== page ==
Nineteenth Sunday in Ordinary Time
The First Book of Kings provides this weekend’s Liturgy of the Word with its first biblical reading.
As the name implies, the kings of Israel are the central figures in these books; however, prominence is given the prophets, such as Elijah in this weekend’s reading. He lived during the first half of the ninth century B.C.
In the reading, Elijah was weary and discouraged. He even asked God to take his life. Then, he fell asleep. When he awoke, a hearth cake and a jug of water were at his side. He ate, drank and was refreshed.
An angel came, revealing that this sustenance was from God, and ordered Elijah to continue his journey. Strengthened by God’s food, Elijah obeyed, finally arriving at the mountain of God, Horeb.
The second reading this weekend is from the Letter to the Ephesians.
A context surrounds all the letters. First, living the Gospel of Jesus was not easy in the first century A.D. Christians faced temptations from “the world, the flesh and the devil” on every side.
Christians in Ephesus faced a special challenge. Not only did they live in a thriving seaport and commercial center, with all the vice and distraction usually associated with such centers, but Ephesus was a major pagan shrine. Pilgrims to its great temple to Diana, the Roman goddess, thronged the city. The Christians had to be faithful to Christ amid these conditions.
As advice, this reading urges the Christian Ephesians to rid themselves of all bitterness and anger and to rise above gossip and malice. On the positive side, it calls upon them to be compassionate and forgiving, noting that God had forgiven them.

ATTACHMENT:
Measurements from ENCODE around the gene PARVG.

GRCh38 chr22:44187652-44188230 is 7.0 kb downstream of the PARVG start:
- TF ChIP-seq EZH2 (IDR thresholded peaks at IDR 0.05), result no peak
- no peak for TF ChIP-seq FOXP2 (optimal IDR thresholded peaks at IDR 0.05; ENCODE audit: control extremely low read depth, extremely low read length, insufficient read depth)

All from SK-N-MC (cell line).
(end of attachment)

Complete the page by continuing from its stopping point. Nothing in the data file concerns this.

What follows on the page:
St. John’s Gospel is the source of the last reading. Jesus declares, “I am the bread that comes down from heaven.” The audience does not accept this phrase well. They spurn Jesus.
The Lord then enters upon a discourse, one of the most magnificent passages in the New Testament. He is the only access to God for humans. He will rise to new life “on the third day.” It is important to note, when these words were spoken, the crucifixion was in the future.
Finally, the Lord says, “I am the bread of life … I myself am the living bread.” Anyone who consumes this bread attains everlasting life.
All of us can identify with Elijah, the prophet of whom we heard in the reading from First Kings.
Whatever the circumstance, life for each of us can be tiring and distressing. Any of us can be reduced to desperation, as was Elijah.
Today and always, the Church speaks with great confidence and assurance. First, it recalls for us, through the first reading, that God sustains us and strengthens us. He sustained and strengthened Elijah. The prophet was no dearer to God than are we.
Secondly, God has given us Jesus, the Son of God. Jesus is in our midst. He is in our world. He shares human nature with us. Born of Mary, a human, Jesus is as human as we.
Jesus is indeed the “bread of life.” Aptly, this reading is associated with the Eucharist. The food given mercifully by God is more than material food, composed of bread and wine. It is divine food, the Body and Blood of the Lord. It enlivens our souls.
The last element in this weekend’s lesson comes again from Elijah.
Life may bring, usually brings, hardships. They may assume many forms. As disciples, we must continue our long walk to the mountain of God. More often than not, we will be traveling uphill, but we must keep our goal in sight: life with God. He will give us the strength we require. He awaits us with everlasting life and peace.
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